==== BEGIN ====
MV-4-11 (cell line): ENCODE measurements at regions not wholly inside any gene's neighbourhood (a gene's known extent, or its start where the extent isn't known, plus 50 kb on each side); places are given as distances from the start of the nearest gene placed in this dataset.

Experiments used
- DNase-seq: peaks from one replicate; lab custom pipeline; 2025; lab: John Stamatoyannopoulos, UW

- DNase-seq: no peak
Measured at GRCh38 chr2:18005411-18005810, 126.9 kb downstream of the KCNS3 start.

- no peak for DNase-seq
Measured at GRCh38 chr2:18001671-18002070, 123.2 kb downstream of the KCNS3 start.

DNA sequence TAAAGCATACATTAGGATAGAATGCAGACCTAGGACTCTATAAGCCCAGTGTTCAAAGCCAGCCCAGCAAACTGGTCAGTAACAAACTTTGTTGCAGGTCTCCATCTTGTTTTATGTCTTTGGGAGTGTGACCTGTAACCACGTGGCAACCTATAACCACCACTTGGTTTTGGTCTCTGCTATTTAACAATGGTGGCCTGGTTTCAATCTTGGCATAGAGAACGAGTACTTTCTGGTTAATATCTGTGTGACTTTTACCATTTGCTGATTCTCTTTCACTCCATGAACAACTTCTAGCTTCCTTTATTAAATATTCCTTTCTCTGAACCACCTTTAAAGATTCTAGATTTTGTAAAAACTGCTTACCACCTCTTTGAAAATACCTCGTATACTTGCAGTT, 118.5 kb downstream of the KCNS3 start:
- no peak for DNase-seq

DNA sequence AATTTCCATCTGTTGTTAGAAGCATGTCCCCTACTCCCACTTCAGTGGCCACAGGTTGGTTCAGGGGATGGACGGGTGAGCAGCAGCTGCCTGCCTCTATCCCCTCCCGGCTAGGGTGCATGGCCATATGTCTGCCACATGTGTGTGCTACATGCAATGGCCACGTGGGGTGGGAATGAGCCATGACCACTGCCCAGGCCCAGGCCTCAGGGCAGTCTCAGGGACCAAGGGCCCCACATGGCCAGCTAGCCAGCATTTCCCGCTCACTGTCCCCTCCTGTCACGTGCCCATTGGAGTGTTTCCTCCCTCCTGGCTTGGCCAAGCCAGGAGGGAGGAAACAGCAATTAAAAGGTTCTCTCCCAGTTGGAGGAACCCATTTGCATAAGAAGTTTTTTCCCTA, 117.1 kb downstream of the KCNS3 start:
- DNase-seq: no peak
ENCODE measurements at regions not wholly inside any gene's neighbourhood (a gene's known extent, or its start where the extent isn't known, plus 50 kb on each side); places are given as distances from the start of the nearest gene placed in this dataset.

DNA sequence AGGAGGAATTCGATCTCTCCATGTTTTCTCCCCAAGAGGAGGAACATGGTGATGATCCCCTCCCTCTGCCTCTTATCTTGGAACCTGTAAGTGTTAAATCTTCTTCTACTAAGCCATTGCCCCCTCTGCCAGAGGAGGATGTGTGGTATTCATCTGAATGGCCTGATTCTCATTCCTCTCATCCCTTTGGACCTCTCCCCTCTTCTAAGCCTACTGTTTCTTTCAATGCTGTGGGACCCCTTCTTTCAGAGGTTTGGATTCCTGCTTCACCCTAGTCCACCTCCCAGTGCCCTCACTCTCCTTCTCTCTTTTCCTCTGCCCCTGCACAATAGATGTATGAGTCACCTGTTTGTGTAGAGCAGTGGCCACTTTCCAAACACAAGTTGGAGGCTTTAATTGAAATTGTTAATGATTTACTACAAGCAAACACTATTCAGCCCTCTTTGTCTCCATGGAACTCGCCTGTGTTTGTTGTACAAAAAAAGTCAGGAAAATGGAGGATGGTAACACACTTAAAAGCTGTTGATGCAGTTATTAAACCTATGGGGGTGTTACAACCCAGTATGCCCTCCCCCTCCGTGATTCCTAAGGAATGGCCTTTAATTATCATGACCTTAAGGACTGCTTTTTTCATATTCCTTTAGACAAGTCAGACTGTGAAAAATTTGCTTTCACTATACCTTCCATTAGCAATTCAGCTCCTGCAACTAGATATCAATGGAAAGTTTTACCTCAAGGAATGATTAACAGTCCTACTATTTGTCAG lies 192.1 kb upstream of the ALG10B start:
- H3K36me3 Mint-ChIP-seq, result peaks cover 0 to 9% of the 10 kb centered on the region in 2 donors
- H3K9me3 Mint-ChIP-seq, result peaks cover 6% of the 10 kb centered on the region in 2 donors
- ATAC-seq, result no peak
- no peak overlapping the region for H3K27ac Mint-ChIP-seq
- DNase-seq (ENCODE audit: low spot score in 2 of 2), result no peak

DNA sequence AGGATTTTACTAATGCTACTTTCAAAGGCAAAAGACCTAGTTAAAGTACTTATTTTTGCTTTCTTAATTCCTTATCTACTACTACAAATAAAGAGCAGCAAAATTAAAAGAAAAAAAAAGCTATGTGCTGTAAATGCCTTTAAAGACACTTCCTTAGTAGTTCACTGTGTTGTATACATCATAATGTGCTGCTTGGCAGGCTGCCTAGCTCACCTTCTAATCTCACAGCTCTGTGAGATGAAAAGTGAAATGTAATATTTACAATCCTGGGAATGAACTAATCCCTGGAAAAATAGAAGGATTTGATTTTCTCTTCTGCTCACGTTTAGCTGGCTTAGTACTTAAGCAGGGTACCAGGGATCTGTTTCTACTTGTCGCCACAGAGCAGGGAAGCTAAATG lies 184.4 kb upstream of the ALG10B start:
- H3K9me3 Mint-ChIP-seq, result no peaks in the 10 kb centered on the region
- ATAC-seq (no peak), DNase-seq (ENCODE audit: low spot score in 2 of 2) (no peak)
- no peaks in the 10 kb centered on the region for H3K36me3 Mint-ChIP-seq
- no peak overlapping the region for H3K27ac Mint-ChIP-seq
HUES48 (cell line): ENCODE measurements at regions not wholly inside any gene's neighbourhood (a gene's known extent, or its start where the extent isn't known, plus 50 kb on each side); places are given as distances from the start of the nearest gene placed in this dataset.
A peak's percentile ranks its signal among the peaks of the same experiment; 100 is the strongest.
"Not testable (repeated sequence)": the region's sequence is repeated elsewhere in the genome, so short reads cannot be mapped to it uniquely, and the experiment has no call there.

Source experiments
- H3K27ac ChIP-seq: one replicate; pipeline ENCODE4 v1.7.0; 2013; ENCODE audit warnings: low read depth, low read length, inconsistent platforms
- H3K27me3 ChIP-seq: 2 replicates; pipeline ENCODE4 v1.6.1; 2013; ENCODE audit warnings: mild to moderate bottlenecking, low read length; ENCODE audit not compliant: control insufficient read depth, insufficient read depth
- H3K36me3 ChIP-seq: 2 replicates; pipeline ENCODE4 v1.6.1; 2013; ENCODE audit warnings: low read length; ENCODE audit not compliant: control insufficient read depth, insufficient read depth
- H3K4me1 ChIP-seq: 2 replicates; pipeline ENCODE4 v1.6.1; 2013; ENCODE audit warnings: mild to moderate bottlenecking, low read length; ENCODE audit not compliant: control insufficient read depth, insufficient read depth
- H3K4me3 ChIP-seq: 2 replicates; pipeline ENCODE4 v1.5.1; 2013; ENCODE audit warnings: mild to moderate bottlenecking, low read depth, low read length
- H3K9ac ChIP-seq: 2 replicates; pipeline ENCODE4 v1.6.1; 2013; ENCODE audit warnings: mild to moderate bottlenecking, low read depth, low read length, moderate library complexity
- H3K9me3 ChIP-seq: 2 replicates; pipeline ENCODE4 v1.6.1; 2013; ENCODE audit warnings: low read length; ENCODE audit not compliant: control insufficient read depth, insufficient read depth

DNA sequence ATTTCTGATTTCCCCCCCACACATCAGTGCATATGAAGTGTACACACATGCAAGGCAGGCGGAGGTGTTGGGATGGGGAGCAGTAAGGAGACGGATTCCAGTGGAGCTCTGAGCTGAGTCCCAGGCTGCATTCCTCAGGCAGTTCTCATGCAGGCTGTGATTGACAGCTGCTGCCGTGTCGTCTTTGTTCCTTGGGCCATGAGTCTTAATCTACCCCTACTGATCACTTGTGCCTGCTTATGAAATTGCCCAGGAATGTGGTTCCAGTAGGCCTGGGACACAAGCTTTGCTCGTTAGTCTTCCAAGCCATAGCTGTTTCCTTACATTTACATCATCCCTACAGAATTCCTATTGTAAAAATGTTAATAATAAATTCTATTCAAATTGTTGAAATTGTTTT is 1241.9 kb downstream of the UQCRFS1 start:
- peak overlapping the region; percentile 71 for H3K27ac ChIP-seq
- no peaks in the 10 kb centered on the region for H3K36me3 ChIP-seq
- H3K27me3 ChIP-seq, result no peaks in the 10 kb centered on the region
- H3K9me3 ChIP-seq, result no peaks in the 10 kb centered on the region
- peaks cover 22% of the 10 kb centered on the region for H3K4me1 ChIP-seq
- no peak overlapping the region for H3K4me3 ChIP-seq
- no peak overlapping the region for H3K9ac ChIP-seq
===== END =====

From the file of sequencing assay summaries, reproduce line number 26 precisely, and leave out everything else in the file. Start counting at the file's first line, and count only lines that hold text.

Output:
"Not testable (repeated sequence)": the region's sequence is repeated elsewhere in the genome, so short reads cannot be mapped to it uniquely, and the experiment has no call there.